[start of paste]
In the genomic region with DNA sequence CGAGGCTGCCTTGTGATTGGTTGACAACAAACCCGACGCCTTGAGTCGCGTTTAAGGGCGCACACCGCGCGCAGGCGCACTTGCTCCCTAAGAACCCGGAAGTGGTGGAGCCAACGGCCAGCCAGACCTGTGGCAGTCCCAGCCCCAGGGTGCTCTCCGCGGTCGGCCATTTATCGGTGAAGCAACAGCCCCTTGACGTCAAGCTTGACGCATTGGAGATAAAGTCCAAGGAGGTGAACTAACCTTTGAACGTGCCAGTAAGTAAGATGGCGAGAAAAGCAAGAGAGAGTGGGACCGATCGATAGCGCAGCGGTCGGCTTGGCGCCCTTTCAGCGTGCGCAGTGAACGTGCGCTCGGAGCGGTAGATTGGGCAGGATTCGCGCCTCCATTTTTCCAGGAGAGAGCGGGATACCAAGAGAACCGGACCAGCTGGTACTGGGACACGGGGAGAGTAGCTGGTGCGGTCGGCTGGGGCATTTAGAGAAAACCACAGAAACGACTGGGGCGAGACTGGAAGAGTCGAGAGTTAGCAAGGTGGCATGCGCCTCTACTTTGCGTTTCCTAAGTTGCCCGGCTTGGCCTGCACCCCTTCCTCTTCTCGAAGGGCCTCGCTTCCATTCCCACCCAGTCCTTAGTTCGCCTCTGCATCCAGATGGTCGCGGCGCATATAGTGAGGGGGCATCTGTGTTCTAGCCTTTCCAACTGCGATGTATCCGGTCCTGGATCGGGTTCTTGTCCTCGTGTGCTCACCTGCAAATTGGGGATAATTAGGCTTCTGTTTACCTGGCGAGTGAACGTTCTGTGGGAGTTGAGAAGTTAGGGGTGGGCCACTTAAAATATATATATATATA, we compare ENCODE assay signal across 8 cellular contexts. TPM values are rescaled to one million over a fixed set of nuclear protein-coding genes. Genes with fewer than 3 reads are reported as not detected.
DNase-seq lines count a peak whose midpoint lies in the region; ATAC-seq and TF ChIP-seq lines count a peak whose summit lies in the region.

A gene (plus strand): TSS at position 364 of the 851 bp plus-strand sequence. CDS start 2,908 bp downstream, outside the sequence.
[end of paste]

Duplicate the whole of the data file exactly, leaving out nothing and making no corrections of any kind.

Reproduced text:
In the genomic region with DNA sequence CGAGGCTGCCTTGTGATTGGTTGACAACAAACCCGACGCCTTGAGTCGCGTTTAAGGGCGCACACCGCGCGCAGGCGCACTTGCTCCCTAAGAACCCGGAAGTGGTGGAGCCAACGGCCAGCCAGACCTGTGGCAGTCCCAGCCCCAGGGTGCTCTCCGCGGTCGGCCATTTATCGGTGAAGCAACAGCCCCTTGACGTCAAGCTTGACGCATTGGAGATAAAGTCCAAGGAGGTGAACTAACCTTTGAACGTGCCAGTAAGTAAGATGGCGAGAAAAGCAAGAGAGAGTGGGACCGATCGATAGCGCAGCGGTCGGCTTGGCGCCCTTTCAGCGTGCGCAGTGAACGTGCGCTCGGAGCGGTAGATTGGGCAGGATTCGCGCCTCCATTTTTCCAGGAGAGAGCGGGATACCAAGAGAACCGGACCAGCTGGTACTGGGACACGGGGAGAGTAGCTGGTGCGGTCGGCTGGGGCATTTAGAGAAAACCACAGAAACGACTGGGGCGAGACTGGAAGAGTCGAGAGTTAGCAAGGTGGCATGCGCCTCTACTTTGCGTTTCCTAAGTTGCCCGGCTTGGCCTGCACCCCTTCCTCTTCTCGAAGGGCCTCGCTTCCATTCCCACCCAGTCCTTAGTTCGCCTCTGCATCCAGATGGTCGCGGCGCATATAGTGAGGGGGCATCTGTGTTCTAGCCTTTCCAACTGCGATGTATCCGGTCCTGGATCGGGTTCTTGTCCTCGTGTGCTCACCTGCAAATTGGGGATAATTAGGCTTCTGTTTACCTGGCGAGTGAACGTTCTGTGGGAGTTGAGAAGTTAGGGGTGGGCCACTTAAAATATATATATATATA, we compare ENCODE assay signal across 8 cellular contexts. TPM values are rescaled to one million over a fixed set of nuclear protein-coding genes. Genes with fewer than 3 reads are reported as not detected.
DNase-seq lines count a peak whose midpoint lies in the region; ATAC-seq and TF ChIP-seq lines count a peak whose summit lies in the region.

A gene (plus strand): TSS at position 364 of the 851 bp plus-strand sequence. CDS start 2,908 bp downstream, outside the sequence.